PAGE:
Giant carp threat to Great Lakes

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The Independent Online

For at least the past decade they have been moving upstream at the rate of 50 miles a year. Now they are no more than 25 miles away from wrecking the ecosystem of North America's largest water system.

Fisheries experts in Chicago are battling to keep thousands of huge Asian carp from entering Lake Michigan and the rest of the Great Lakes. The fat, voracious fish that escaped into the Mississippi River from ponds hundreds of miles away are now within the city limits.

"They could wipe out the base of the food chain in the entire Great Lakes," said Dennis Schornack, US chairman of the International Joint Commission, which oversees the water systems affecting the US and Canada. "We could end up with a situation where the Great Lakes are nothing more than a carp pond."

The carp, native to the Far East, were introduced in Arkansas in the early 1970s to act as algae eaters by the catfish-farming industry. But many escaped as a result of floods, entering tributaries of the Mississippi and heading north in search of cooler water.

By the time the carp reach maturity they can be more than five feet long and weigh 110lb.Their size and appetite mean they are not only a threat to the food system – but also a physical threat to people. There are numerous stories of fishermen being struck by the leaping fish. One suffered a broken nose.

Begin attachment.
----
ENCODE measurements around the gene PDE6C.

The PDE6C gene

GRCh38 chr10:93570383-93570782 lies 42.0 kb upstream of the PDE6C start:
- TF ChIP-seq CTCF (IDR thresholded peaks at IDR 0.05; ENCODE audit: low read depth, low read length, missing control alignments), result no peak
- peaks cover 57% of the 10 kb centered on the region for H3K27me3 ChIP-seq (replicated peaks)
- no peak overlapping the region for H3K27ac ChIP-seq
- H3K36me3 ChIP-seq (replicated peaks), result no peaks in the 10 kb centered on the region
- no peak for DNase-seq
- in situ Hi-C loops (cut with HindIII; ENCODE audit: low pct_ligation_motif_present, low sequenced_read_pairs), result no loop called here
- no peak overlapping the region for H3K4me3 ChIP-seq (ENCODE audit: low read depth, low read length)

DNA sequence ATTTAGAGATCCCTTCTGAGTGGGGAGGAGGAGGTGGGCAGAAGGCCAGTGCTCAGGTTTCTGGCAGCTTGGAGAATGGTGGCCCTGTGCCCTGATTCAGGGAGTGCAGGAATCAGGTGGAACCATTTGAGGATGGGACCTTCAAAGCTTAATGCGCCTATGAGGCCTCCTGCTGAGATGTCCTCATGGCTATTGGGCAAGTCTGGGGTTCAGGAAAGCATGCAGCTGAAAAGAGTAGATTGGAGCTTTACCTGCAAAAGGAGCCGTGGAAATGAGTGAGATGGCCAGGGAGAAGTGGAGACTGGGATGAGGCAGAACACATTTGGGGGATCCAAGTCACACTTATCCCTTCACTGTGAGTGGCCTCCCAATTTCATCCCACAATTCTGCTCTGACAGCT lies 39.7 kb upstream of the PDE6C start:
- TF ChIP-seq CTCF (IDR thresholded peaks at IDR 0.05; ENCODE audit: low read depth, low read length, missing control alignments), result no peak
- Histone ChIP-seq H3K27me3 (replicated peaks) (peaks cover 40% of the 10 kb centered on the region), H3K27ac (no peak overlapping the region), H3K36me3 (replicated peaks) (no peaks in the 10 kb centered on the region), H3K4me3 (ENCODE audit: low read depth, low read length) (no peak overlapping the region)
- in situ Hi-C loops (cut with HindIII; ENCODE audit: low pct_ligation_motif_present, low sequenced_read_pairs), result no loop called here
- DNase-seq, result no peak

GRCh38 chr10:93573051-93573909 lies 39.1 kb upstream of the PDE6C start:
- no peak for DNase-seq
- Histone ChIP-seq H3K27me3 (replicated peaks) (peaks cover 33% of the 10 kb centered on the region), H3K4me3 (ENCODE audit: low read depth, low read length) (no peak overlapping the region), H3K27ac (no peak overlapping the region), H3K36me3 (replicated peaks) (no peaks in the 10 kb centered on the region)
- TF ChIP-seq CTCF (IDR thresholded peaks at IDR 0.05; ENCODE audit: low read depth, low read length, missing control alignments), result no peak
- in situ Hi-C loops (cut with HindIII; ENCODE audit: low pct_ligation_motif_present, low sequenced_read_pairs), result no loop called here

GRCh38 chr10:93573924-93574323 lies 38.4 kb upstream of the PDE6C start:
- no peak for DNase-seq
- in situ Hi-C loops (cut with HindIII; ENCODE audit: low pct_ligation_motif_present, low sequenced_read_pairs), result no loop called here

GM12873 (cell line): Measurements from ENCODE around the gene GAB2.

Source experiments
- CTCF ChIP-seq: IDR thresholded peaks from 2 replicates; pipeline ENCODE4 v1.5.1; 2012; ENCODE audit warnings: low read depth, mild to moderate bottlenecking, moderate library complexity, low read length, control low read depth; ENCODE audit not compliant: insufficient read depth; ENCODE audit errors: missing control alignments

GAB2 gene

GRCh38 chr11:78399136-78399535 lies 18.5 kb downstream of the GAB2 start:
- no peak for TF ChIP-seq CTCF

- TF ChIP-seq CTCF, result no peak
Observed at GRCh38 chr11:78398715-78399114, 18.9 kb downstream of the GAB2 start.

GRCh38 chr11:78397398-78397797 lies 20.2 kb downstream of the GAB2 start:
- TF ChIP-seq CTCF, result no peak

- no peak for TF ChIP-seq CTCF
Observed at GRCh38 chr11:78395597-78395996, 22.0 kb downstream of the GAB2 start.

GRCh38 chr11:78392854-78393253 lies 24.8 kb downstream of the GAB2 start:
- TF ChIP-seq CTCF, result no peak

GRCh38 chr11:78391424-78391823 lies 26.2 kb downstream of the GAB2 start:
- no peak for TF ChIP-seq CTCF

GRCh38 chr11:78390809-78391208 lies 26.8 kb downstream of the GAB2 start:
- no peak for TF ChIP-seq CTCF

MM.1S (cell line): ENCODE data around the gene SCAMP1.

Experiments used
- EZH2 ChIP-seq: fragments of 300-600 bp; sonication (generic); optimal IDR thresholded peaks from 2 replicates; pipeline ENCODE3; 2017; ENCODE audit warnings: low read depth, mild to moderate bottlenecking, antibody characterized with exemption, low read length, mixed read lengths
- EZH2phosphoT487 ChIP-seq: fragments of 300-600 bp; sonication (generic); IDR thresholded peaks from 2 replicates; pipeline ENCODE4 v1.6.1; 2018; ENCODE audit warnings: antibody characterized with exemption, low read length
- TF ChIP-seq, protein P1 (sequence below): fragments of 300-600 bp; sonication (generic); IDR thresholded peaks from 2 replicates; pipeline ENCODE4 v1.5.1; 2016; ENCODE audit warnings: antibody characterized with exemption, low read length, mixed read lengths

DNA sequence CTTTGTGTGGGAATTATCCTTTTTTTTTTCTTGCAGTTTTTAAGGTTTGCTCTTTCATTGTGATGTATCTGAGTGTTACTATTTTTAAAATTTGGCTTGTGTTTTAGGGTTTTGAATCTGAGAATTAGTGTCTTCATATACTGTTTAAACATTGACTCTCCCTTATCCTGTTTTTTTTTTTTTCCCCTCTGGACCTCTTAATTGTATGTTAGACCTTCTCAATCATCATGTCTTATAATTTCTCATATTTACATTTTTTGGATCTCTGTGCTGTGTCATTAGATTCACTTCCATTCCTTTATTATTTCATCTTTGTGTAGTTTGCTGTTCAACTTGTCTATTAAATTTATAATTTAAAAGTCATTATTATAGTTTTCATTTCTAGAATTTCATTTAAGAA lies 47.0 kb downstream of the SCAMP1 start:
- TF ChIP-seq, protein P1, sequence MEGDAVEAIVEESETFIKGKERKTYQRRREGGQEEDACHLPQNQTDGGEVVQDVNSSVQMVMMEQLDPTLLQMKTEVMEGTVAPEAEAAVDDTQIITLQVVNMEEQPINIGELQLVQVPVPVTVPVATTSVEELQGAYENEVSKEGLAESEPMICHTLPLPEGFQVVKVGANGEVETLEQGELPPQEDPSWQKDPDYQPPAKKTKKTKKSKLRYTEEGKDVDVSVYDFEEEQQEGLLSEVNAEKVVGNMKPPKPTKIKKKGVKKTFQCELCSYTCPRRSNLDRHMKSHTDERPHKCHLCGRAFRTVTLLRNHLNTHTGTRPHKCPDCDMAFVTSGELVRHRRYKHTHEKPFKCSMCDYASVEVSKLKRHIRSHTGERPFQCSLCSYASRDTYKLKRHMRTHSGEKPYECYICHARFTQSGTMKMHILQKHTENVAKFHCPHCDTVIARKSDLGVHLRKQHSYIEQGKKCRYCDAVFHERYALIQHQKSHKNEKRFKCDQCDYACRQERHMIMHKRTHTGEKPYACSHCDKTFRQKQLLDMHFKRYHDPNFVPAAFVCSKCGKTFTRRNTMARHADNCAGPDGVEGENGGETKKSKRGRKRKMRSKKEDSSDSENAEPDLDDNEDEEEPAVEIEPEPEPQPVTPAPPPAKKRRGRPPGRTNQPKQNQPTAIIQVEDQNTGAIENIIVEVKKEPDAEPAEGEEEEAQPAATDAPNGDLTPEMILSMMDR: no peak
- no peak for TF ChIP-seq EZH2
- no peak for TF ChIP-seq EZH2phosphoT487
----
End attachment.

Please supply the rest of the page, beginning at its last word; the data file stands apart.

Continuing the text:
If man had not tinkered with the river system, the carp would not be threatening the Great Lakes. The Chicago river, which runs through the city, never had any link with the Mississippi and flowed in the opposite direction, into Lake Michigan.

But in the 19th century the river was used as a dumping ground for sewage and slaughterhouse waste and concern grew that Lake Michigan, which provided the city's water, would be polluted. So engineers built a series of canals linking the river with the Illinois River, which flows into the Mississippi basin, and reversed the Chicago River's flow.

Experts are resorting to radical methods to try to prevent the fish from entering the lake. Since April, the Army engineers have been using an electrical current to try to deter the fish.

"It is highly unlikely that it would be able to remove them from the Mississippi basin," said Mr Schornack. "That is the problem with foreign species. Once they are established it is very hard to get rid of them."